I know Jerry Weinberg. I like him, treasure his advice, and have read and liked many of his books. This is another of his books that I like.

Jerry writes around testing software. I say "around" instead of "about" because this book isn't about the technical aspects of testing software. I find it to be about the personal and thoughtful aspects of testing software. More importantly, it is about information - communicating, considering, and applying information.

This all starts with Jerry's definition of Testing a System:

a process of gathering information about it with the intent that the information could be used for some purpose.

Aha! Gathering information that we can use. I agree. I have often pleaded with people on projects to understand this about testing.

I don't know how often I have heard screams of, "The test failed! The test failed!"

No, the test didn't fail. We learned something from the test, so it was a success. Perhaps you were disappointed by what you learned from the test, but the test didn't fail.

This is why I love Weinberg's book about testing. Its contents will last beyond the current and next three generations of test tools and techniques. It cuts to the heart of testing in a timeless manner.

Simple, right? Wrong. The second half of the testing definition is about using the information, and people use the information. Now we come to a huge hurdle. "Information is power." Some people crave information, and many people fear it, even to the point of hiding it or lying about it.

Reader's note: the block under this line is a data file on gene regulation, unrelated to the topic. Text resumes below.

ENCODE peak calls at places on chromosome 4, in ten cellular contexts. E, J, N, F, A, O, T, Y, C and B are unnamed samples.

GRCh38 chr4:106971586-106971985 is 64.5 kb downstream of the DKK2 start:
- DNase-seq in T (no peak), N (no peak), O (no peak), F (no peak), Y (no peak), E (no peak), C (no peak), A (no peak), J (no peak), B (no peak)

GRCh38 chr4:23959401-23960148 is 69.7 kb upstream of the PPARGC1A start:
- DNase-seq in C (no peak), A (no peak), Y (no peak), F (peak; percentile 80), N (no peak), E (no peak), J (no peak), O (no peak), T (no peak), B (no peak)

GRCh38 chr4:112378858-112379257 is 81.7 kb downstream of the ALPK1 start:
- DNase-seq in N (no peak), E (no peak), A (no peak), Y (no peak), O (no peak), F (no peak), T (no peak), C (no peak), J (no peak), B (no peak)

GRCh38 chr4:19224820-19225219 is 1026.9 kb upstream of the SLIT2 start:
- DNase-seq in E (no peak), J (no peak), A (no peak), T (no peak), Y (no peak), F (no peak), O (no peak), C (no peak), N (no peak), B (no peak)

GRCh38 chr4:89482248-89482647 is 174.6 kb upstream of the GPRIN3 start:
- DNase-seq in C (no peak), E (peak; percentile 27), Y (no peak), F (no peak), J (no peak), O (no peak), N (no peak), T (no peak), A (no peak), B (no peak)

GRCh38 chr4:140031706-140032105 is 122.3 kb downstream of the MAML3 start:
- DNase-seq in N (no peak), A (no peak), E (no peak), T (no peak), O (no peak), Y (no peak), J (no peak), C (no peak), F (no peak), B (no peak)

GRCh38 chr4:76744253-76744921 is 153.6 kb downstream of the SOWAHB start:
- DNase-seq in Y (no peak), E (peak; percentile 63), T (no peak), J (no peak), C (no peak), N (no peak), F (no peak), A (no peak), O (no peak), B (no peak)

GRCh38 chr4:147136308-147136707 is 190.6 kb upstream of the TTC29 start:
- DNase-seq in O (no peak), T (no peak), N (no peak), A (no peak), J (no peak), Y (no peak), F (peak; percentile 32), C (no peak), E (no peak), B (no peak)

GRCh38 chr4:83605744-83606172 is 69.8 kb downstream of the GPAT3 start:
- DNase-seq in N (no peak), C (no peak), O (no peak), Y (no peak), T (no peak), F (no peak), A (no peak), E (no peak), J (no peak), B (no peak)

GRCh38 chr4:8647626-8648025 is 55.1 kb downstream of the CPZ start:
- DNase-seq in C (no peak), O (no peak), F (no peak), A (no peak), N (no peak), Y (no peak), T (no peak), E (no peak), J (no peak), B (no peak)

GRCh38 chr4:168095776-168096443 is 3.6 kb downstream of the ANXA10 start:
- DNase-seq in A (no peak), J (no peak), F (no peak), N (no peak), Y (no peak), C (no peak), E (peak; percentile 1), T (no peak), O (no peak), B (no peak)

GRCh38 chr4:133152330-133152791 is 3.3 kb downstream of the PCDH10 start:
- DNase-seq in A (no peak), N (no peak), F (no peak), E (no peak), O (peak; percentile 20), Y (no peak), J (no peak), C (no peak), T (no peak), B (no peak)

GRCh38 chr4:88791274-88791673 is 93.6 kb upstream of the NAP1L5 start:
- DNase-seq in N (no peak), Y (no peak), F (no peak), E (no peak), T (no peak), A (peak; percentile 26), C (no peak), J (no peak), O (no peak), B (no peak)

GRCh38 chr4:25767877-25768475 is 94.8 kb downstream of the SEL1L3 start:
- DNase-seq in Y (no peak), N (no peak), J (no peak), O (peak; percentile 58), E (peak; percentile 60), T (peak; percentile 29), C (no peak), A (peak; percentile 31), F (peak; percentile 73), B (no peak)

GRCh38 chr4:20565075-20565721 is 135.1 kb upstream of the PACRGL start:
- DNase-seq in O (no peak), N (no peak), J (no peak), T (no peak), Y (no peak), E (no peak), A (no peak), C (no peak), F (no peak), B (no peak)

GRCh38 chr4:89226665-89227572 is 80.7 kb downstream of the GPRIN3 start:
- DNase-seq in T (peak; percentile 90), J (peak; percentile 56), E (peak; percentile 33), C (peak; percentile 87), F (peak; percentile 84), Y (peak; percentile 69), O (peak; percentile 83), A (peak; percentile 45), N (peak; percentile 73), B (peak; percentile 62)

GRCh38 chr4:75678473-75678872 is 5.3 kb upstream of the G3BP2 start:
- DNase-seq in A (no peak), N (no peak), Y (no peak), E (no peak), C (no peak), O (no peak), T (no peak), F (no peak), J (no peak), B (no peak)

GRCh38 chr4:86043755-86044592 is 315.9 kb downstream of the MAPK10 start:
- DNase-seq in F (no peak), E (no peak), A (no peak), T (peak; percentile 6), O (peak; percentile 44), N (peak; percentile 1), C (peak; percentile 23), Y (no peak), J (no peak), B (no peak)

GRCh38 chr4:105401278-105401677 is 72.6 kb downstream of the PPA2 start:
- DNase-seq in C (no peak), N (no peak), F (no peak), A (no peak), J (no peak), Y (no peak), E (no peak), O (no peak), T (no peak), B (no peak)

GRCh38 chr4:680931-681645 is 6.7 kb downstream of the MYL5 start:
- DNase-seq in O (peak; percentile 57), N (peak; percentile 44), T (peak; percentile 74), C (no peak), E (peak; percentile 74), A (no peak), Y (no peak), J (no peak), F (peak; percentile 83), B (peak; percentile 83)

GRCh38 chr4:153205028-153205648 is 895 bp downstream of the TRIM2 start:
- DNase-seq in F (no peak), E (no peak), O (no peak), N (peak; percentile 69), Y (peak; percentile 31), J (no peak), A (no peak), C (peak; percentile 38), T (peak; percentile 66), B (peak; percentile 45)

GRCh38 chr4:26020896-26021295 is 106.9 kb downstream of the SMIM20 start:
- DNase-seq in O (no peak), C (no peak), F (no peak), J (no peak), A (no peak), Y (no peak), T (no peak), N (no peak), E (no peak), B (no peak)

Weinberg discusses the fear at length, how to spot the fear, and how to work with the people who are afraid.

Yes, I recommend this book.
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Format: Paperback
A really useful book. Testing is the most misunderstood of software related activities. Even by software development professionals.

The book explains what we can expect from testing, what are the main challenges, and what is wrong with common practices and attitudes.

Short, well written (as always with Gerald Weinberg's books), easy to read, without technical details, this book is a good introduction to the realities of software testing, for every stakeholder of software projects and of software products.
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Format: Paperback
When I read this book, I had more than 10 years of experience in software development and testing, and I immensely benefited from studying this book. I highly recommend it to anyone, who is testing, or programming, or simply deals with software products (who doesn’t these days?) - and regardless from how long you’ve been in the industry.

Among many insights, Gerald Weinberg very intelligibly exposes thinking and responsibilities of people in different positions - programmer, tester, test manager, product owner, business manager. That gives a unique perspective outside of one’s own job experiences.

Yes, this awesome book is not quite about testing techniques and methodologies. And yet, if I had to recommend only one book for reading on software testing, I’d suggest this one: because it makes you understand the purposes, the roles, and the context. Many seasoned QA folks claim that they knew all of this already - and I'd reply: yes, intuitively. The book helps to get conscious about your knowledge.

For each aspect in testing, the author describes a lot of patterns how it might go wrong. As in the proverb: a smart person learns from their mistakes; a wise person learns from smart one's mistakes. The book grants this wisdom.